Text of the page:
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The Vatman cometh

27th October 1994
Page 55
Page 55, 27th October 1994 — The Vatman cometh
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Which of the following most accurately describes the problem?

Avisit from a VAT officer to inspect the books and records should generally not cause concern. But it is as well to know that there are two main types of visits a business can expect— miscellaneous or control visits.

Miscellaneous visits

If a VAT payer renders a return which for some reason is unusual, a large repayment when the returns are normally of a payment nature for example, the computer at Southend will flag the return for reference to the local office, and at the same time, any repayments due will be stopped. The local Customs office will then arrange, by appointment, to visit and clear up the anomaly.

A good officer will explain the reason for his visit, but if he does not, don't be afraid to ask. Having ascertained the visit is to verify the repayment, this gives the taxpayer the opportunity to make sure the correct books and records are available to smooth the verification procedure, and speed up the release of the repayment. If the VAT man finds errors, the taxpayer will be asked to amend the return there and then.

Other miscellaneous visits are made to pursue unpaid tax.

Generally, a taxpayer can expect a routine control visit about once in four years. If the business is large, experiences difficult liability problems, or is considered by Customs to be a particular risk, the period may well be considerably shorter. Other businesses, farming for example, may only receive a visit once in every eight or nine years.

A date will be set, but if the officer asks for a date which is not convenient, never be afraid to say so. All the officer is doing at this stage is to get his diary set up. Once the date is set he will then ask you to make available all the items he may wish to examine. It is advisable to make sure that every aspect of the business is made available, whether or not it has been mentioned.

The main purpose of such a visit is to ensure the taxpayer is paying the correct amount of tax, and complying with the VAT regulations. If a visiting officer can be satisfied of those two points, he will generally be happy.

Most owners of businesses are generally proud of what they are doing, and an officer will seek to engage the owner in a conversation of how he goes about his business. A great deal can be learned from such a conversation. Other routine questions will follow, such as the name of the accountant, whether there have been any changes in the business, and the extent of the premises.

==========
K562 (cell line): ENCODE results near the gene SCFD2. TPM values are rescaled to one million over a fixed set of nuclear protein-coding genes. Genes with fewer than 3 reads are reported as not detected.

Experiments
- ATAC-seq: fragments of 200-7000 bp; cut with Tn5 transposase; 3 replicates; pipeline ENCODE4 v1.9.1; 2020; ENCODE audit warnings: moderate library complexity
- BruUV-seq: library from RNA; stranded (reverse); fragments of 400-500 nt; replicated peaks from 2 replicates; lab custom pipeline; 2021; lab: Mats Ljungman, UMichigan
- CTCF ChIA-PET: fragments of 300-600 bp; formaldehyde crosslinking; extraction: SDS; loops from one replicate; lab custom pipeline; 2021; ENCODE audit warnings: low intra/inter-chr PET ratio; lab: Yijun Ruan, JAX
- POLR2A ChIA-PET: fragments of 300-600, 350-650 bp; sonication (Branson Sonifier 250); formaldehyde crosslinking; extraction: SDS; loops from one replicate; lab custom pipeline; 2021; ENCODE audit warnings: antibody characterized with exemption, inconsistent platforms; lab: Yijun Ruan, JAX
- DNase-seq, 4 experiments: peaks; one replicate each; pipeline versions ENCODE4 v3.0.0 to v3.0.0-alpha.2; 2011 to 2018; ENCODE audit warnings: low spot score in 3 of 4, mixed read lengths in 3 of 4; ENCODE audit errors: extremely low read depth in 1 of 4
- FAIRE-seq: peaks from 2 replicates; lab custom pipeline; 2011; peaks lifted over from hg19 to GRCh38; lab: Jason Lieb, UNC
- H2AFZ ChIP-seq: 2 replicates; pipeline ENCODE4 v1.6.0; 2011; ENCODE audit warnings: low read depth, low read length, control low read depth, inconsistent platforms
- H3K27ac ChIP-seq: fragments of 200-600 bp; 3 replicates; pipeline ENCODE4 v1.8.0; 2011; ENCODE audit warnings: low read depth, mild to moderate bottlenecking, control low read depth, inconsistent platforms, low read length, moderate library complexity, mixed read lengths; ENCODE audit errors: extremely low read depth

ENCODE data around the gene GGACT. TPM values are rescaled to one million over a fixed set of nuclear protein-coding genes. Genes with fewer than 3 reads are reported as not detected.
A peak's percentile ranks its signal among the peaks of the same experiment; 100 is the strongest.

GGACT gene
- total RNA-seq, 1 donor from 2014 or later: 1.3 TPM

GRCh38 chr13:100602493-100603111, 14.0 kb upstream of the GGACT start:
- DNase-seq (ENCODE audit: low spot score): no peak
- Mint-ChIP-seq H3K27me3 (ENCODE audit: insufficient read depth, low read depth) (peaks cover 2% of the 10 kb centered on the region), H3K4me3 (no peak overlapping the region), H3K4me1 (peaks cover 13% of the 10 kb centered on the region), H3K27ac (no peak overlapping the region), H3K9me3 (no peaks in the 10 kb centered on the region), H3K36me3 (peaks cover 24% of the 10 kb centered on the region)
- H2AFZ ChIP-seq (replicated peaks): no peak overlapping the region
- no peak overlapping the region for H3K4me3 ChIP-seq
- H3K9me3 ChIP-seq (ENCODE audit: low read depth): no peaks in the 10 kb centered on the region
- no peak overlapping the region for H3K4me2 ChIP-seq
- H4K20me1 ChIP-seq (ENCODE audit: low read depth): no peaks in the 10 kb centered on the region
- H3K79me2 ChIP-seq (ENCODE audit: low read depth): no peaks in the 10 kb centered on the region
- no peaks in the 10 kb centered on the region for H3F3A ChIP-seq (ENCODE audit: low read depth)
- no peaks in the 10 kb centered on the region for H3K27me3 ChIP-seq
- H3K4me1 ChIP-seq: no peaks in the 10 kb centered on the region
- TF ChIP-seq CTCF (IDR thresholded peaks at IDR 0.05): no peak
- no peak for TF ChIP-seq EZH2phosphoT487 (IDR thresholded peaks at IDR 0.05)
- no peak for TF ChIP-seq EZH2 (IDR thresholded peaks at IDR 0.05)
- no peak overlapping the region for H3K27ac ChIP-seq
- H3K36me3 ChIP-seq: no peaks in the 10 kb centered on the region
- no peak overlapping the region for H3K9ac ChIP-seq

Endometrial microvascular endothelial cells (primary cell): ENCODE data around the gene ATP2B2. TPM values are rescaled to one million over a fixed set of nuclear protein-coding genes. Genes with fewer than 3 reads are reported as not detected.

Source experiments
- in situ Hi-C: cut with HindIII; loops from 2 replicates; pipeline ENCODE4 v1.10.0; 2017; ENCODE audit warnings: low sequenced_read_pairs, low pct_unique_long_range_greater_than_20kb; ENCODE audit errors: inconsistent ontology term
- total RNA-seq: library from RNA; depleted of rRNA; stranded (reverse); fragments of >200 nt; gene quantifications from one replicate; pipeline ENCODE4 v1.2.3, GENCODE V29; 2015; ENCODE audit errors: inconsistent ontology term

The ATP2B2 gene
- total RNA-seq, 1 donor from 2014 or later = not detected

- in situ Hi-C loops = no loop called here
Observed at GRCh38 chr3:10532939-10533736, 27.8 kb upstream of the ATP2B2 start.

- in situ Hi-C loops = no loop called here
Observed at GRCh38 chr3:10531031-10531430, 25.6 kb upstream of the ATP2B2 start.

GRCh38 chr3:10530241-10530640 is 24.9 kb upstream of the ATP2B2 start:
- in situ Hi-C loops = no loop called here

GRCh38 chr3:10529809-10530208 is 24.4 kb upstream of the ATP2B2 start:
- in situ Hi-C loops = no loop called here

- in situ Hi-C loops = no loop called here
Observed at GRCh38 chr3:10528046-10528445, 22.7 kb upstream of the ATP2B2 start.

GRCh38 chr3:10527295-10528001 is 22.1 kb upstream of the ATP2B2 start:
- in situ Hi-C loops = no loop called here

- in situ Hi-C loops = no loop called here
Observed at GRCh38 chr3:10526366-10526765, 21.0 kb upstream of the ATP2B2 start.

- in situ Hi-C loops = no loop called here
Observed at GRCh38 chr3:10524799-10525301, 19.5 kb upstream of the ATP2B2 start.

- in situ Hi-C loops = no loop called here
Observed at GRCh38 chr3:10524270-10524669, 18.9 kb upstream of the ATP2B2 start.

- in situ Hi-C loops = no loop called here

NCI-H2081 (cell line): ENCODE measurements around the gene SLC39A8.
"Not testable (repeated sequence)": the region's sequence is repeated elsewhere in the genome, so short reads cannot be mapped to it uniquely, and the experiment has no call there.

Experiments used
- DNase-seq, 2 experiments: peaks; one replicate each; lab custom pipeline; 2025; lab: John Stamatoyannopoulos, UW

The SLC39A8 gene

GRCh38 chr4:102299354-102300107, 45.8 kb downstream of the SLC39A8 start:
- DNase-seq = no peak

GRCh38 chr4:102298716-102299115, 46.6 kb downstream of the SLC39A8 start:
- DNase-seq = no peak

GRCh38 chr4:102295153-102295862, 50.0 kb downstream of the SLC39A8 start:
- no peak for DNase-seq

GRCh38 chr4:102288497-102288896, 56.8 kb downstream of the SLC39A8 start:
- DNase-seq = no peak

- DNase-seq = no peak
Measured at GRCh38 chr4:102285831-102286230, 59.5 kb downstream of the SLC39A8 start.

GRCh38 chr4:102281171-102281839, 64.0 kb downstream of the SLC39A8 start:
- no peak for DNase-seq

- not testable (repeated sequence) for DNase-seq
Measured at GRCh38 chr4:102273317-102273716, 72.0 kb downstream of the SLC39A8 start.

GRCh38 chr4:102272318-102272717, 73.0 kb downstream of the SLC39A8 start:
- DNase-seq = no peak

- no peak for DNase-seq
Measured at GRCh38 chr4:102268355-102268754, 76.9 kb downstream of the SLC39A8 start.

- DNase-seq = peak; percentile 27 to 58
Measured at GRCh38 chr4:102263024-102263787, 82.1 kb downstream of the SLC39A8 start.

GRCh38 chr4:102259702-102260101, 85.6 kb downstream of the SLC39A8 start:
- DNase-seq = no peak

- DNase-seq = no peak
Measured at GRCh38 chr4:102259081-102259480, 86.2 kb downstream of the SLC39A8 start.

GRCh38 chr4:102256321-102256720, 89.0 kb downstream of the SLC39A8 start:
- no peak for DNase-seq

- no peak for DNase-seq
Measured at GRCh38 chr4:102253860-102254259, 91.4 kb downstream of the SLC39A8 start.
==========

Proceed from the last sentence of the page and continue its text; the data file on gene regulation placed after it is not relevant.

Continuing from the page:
All questions asked by the officer should be rewarded as relevant even if they seem obscure. Never guess at an answer to a question; if there is any doubt about an answer it should be made clear to the officer. Many problems have arisen as a result of giving wrong answers and it can cost a lot of money to rectify them. Take, for example, a publican or restaurant owner. He may be asked whether he drinks or eats a, lot. Always remember, one person's "lot" may not be another's. Try to quantify it.

Any person who has experienced a VAT visit will be aware of the fact that the officer is constantly taking notes and jots down the answers to questions. Such notes do not simply assist him in reaching a conclusion, they are also invaluable in the event of a dispute at some later date. Taxpayers should also take a note of the questions raised and the answers given, there is then a record of the visit.

A scrutiny of the books and records will follow, and while doing so, the VAT inspector will make comparisons between what he learned from the conversation and what he finds in the records. He will compare invoices, both sales and purchases, with the business as described, looking for anything unusual.

He will also be forming an opinion as to how good the bookkeeping is, and whether he has difficulty in la-acing items. The simpler they are the better he likes it.

Throughout the entire visit, which may be as short as half a day or as long as a week, the good officer is constantly seeking to form an opinion as to the credibility of the business. There is a principle they always follow: "Establish the norm, seek out and investigate the unusual". However, a taxpayer should always remember that if he has not done anything wrong, there is no reason to have any misgivings about the control visit. But it is still always advisable to take a note of what was looked at.

Finally, always ask whether there are any queries, and wherever possible go over the things discussed and the records examined during the visit. Such action will leave the Officer in no doubt about the facts.

LI by Brian T Courbould The final article in this fourpart series appears on 24 November and will advise on how to deal with penalties and mount appeals.


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